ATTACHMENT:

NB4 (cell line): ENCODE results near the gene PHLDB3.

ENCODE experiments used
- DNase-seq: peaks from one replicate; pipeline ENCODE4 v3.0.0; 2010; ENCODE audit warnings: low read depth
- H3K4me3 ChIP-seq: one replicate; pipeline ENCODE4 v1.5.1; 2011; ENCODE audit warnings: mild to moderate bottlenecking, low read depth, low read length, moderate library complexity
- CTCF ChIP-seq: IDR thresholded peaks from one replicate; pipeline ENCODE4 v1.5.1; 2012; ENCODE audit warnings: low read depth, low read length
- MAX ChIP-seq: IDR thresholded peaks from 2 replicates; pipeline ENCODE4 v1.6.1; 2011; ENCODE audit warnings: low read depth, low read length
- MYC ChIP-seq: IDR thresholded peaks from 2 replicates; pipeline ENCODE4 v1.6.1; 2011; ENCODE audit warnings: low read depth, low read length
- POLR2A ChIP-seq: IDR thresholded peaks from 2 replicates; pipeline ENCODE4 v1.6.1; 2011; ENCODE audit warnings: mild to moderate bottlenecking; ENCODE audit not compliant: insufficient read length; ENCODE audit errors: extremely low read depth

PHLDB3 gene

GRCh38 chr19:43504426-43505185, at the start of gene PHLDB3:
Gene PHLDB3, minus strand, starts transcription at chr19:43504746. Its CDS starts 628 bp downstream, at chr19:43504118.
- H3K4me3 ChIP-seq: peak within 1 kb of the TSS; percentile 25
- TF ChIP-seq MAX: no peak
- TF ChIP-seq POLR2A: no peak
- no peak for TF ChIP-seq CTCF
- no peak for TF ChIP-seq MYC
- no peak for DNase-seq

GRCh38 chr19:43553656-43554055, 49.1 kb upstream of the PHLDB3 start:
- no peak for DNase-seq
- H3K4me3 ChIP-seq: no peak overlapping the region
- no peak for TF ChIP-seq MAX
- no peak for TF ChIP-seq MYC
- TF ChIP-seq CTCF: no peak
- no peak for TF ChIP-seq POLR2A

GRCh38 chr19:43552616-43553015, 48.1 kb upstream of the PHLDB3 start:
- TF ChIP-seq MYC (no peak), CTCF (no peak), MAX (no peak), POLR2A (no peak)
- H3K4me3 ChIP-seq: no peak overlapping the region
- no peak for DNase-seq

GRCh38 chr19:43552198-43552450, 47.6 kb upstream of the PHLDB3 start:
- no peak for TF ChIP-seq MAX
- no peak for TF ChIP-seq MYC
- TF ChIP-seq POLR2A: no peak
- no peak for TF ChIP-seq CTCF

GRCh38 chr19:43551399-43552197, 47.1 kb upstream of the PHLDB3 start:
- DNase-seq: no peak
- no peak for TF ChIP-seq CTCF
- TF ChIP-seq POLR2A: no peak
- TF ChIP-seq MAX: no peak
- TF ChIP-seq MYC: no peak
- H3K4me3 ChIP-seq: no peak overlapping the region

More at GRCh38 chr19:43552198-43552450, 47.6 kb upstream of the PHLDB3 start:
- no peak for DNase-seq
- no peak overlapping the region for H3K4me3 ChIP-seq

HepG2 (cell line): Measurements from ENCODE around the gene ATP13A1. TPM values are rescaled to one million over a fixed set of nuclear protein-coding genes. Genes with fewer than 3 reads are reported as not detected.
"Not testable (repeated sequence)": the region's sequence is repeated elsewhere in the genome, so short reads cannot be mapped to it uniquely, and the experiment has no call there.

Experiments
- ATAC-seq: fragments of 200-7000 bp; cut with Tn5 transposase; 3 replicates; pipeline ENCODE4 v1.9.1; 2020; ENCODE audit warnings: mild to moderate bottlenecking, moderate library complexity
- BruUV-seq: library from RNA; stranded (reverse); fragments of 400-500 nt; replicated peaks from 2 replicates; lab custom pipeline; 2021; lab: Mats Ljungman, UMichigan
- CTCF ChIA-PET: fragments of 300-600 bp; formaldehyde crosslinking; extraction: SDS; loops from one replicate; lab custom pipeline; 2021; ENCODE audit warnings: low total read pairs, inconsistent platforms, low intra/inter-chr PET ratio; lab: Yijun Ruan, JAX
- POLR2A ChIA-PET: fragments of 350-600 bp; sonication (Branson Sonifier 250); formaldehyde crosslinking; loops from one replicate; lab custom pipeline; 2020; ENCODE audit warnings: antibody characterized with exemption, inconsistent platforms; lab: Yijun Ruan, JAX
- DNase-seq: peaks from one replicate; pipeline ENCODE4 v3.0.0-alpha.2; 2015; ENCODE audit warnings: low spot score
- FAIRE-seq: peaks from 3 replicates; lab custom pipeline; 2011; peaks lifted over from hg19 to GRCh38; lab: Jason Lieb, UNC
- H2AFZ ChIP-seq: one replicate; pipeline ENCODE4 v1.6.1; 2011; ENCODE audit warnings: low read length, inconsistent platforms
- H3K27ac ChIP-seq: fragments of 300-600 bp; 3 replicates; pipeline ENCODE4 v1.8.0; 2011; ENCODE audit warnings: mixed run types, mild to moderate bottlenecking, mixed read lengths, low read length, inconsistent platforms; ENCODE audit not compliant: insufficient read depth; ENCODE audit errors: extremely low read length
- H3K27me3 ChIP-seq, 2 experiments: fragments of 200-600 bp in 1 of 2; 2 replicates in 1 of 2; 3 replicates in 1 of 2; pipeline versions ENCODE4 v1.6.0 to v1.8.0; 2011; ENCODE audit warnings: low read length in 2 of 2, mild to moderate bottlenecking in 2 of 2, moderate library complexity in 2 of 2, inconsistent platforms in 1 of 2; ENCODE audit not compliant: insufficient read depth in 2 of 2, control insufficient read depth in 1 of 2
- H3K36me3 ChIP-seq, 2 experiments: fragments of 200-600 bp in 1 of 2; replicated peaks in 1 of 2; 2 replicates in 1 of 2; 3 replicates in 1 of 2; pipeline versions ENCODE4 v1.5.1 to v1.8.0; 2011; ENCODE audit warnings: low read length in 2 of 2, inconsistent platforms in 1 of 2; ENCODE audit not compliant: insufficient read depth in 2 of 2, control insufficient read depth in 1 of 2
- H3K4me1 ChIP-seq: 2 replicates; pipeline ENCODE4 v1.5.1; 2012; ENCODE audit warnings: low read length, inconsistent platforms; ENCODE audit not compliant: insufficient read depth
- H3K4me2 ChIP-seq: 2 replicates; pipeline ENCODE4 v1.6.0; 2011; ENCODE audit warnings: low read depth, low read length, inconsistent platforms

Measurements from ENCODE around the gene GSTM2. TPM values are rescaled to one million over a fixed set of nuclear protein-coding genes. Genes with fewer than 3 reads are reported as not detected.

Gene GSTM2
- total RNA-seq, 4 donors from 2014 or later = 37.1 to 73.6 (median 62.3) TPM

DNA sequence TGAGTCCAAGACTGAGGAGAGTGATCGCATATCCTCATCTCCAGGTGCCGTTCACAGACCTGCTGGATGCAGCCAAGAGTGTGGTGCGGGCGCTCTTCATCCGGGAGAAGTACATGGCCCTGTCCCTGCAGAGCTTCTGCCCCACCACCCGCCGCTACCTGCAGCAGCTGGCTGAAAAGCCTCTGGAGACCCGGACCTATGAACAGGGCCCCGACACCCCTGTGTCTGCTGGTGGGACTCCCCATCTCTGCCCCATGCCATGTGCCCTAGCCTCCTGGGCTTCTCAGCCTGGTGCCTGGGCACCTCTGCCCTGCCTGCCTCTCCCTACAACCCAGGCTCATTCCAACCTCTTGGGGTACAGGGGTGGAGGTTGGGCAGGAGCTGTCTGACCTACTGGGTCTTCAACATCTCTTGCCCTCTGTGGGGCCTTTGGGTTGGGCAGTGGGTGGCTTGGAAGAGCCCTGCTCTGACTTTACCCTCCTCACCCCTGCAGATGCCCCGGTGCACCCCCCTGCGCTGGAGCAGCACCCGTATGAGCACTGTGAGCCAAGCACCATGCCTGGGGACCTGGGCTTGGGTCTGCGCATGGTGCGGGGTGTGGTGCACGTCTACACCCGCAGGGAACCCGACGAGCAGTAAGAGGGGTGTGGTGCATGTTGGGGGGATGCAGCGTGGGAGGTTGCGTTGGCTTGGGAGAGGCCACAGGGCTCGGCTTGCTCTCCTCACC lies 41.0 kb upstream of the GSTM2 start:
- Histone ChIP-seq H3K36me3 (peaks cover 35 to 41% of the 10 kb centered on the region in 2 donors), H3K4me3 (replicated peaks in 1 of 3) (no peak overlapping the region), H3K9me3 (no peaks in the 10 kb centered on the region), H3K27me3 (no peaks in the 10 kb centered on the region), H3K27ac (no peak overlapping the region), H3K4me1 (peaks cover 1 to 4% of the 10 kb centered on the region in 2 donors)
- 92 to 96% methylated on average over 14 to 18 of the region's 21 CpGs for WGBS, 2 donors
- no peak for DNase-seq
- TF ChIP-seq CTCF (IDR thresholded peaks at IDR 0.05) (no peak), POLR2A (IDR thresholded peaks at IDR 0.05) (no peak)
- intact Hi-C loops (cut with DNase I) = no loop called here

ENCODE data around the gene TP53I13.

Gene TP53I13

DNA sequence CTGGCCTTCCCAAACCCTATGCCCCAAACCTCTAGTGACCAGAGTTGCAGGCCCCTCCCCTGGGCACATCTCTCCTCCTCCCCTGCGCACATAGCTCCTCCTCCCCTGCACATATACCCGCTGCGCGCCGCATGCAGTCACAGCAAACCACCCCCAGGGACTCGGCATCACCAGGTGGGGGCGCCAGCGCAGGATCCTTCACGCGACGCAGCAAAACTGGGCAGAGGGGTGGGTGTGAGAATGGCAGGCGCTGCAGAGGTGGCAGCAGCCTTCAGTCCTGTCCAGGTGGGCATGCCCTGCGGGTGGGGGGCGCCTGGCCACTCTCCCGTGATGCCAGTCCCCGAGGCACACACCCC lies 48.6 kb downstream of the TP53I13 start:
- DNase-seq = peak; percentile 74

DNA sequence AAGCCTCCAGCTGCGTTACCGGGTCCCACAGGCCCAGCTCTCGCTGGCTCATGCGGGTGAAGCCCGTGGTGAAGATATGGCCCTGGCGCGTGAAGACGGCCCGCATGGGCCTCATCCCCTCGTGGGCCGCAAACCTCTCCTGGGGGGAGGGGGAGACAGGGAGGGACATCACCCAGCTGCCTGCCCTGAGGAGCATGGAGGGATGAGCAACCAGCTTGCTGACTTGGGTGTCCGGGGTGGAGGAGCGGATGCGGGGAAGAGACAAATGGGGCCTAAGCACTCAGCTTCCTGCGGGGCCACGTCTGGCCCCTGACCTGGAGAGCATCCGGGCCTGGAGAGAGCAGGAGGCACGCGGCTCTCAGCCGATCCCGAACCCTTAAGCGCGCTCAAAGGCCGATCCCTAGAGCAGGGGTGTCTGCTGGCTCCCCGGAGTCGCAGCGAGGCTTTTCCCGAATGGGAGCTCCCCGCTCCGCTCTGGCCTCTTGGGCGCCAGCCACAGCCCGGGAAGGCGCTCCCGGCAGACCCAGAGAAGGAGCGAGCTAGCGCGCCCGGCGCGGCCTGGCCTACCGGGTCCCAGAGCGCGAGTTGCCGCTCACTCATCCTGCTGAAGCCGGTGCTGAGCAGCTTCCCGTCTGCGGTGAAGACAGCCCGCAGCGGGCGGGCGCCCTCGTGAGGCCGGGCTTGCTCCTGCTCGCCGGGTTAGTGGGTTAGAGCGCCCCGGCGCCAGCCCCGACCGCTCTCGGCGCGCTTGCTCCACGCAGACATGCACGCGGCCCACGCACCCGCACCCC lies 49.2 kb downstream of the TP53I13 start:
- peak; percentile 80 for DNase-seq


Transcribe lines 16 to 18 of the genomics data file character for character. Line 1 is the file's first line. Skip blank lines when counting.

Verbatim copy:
- no peak for TF ChIP-seq MYC
- no peak for DNase-seq

GRCh38 chr19:43553656-43554055, 49.1 kb upstream of the PHLDB3 start: